A film that took a decade to develop, it underperformed at the box office, falling far from its 13 million dollar budget, but became a critical success, praise showered not least from LA Weekly, who claimed “ we may finally have an heir to Kubrick”.
11. Sweet Sixteen (2002)
Ken Loach has an affinity with the everyman. Never a director who glorified monarchal colonialism or upper class elitism, Loach’s C.V encompasses Spanish Civil War epic “Land and Freedom”, building drama “Riff- Raff” and Paul Laverty penned Scottish tales. “My Name Is Joe” was a fine film, but “Sweet Sixteen” proved to be Loach’s great Scottish movie.
Liam, a sixteen year old troubled youth, lives with the knowledge that his mother will be released from prison. Wondering how to free her from her violent partner, Liam and sister Chantelle think a Cloch Caravan Park is a better place to hold their mother. As a foray into crime leads him further and further into the world of crime, Liam enters into a world of Glaswegian night clubs, gangs and perforated stabbings.
The film features a number of obscenities, which resulted in the BBFC awarding an 18 Certificate on the finished product, a certification Loach and writer Paul Laverty took public objection to. In an interview, Laverty claimed “I spoke to literally hundreds of kids, hundreds of different people who were very generous and opened their homes and shared their experiences with us.
The film is not copied from them, but informed by them” and felt the certification bereft these teenagers a chance to watch a relatable story. Further cinematic censorship arrived in the form of subtitles to transmit the supposedly inaudible Glaswegian accents. Arbitrary certification or not, the film still works as an examination of the impoverished Scottish society, utilizing the pseudo-docu skills Loach has spent forty years perfecting.
10. The 39 Steps (1935)
Although not a Scottish film in the traditional sense (it opens and closes in London, centring on the ostensibly English Richard Hannay), “39 Steps” proved highly influential in showing how Scotland should look on celluloid. A thriller of the highest quality, the film´s director, the still relatively unknown Alfred Hitchcock, chose to inject his film with humour, steering a film with its tongue firmly placed in cheek. This move proved popular; author John Buchan thought it a superior work to his novel.
Following a Music Hall performance, Richard Hannay (Robert Donat) is accosted by a lady proclaiming to be a secret agent. Sheltering her, Hannay finds himself a fugitive on the run after his vacationer is murdered. Fleeing to the Scottish Highlands, he involuntarily handcuffs the voluptous Pamela (Madeleine Carroll) to his side as they run from river to river, croft to croft, bridge to bridge, hoping to find the truth behind the senseless killing.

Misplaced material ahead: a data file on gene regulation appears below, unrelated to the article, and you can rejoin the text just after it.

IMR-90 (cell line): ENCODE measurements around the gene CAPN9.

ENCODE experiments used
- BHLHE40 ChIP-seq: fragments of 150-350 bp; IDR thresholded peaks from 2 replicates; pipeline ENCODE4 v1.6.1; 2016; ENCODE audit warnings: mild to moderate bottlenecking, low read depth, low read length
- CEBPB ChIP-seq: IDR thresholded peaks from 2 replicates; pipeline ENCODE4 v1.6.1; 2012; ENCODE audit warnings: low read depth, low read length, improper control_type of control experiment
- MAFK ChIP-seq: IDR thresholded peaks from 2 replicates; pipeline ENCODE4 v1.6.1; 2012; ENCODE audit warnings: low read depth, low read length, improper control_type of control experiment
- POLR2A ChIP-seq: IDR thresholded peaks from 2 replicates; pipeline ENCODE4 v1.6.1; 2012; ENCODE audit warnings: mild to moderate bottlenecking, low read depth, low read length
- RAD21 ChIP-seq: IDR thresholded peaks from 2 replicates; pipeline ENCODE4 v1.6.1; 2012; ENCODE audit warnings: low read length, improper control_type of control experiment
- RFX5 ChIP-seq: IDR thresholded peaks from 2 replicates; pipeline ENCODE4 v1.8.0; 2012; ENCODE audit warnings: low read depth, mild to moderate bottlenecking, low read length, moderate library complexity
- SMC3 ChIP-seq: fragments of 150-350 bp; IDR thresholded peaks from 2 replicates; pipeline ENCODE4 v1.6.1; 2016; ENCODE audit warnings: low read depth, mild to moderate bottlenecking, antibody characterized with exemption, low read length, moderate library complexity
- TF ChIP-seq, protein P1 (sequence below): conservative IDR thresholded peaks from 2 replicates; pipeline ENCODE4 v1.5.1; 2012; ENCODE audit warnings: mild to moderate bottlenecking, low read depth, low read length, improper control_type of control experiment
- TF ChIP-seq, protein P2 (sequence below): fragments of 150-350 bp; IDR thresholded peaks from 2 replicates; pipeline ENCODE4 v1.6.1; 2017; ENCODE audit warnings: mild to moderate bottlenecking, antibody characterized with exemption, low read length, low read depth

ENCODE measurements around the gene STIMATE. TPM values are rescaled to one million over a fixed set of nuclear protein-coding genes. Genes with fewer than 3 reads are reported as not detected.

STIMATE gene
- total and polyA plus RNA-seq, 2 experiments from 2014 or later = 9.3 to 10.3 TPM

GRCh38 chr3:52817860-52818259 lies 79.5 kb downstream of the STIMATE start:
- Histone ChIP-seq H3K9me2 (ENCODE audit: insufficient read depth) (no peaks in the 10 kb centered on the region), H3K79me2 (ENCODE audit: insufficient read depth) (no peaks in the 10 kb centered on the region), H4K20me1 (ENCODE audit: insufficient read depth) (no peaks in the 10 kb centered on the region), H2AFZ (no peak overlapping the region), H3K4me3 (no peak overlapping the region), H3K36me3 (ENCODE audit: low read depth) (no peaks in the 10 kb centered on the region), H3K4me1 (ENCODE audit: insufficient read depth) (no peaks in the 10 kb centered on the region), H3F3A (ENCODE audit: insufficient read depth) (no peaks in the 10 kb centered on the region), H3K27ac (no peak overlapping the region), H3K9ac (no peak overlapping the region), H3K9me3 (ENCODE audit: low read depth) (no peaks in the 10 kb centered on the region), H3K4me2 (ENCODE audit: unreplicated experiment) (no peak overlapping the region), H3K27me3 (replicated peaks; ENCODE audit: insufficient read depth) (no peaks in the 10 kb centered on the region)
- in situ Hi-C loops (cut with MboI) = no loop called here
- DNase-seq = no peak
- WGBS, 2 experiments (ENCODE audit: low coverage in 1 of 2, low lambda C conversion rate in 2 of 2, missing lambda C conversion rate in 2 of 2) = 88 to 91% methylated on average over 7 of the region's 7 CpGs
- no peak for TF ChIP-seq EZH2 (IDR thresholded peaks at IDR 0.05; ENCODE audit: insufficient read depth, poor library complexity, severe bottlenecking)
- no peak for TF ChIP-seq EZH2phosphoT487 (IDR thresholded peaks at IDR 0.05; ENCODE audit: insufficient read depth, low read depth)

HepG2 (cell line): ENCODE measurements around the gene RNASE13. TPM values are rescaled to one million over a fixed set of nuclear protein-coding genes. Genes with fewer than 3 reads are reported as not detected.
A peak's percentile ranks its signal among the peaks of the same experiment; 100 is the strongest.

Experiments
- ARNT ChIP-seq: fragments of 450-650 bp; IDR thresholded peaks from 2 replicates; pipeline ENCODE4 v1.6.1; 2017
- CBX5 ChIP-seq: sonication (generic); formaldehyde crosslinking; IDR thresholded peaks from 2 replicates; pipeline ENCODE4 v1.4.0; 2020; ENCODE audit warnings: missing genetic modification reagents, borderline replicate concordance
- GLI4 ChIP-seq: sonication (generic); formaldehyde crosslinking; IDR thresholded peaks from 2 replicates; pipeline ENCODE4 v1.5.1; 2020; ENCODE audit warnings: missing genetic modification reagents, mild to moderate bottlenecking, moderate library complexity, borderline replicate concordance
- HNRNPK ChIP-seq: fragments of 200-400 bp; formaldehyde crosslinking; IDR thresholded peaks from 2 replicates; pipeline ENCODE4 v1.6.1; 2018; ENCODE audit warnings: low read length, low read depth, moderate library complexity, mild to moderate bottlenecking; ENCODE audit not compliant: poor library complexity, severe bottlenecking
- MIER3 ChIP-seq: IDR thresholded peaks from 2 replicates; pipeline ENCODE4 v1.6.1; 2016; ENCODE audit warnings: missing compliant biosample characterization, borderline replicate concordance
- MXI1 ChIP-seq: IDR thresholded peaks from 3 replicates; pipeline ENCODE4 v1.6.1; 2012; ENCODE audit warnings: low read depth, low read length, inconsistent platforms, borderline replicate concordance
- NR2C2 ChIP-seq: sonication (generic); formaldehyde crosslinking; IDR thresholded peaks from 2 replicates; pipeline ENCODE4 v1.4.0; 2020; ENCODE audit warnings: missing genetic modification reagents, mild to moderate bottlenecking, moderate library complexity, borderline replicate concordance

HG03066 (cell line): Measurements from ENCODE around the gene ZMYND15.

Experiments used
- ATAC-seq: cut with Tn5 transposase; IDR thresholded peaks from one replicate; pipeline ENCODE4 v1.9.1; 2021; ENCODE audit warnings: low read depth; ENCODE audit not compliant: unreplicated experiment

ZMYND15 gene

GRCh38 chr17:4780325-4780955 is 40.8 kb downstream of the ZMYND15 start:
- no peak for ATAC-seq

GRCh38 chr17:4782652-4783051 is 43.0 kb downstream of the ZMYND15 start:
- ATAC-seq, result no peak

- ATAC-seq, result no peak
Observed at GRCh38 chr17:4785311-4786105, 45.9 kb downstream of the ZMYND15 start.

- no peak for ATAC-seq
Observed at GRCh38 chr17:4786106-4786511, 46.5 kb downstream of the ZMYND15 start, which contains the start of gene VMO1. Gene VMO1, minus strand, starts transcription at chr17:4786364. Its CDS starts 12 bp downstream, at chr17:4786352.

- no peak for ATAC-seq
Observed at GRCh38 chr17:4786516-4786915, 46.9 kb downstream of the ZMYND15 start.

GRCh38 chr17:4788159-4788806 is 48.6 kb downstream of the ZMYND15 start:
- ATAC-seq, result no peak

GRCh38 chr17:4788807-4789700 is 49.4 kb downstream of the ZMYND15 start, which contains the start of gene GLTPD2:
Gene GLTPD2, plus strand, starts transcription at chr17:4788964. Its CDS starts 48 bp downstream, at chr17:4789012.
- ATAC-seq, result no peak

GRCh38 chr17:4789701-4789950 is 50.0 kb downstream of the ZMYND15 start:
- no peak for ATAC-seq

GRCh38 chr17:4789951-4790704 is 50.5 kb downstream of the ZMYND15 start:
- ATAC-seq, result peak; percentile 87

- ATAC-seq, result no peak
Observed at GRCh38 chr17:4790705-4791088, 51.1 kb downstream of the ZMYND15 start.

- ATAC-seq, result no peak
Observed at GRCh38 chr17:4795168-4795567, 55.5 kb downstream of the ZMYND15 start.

In many ways, the movie proved a watershed in film making. It gave Hitchcock his first masterpiece, the spy genre their archetype and a basis to show Scotland at its finest. The film´s centre-piece, as Hannay and Pamela hide themselves behind the mountains murky shadows, holds up well today as a tense scene par excellence. “39 Steps” would be remade twice, though neither proved to be of particular note.
9. Whisky Galore (1949)
With a screenplay co-written by Scottish National Party founder Compton MacKenzie, “Whisky Galore” has as Scottish a wit to it as could ever be. One of the more inspired Ealing Comedies, “Whisky Galore” has an oft sought after authenticity; its reasoning in part due to the film´s basis on an actual 1941 shipwreck.
As the inhabitants of Todday, in the Outer Herbides, find their whisky supply has run out thanks to war time rationing, their mood sours until a sinking freighter crashes down with 50,000 cases of their beloved whisky. What happens next is a battle of wits between the islanders and crusty English Commander Paul Waggett (a never better Basil Rathford) over the future of the cases.
Typical of Celtic situated cinema, the film bases itself on that most commonplace of motifs; alcohol. Stylistically, the film could be watched as a political partition between the Celtic vagabonds and British authorities, in the classic Celtic tradition of Burns, Yeats and O’Brien. There are others may watch it as the quintessential Anglo-comedy with a Scottish twist. Others may regard as a romp par excellence. However a viewer wishes to watch it, it is still hilarious entertainment.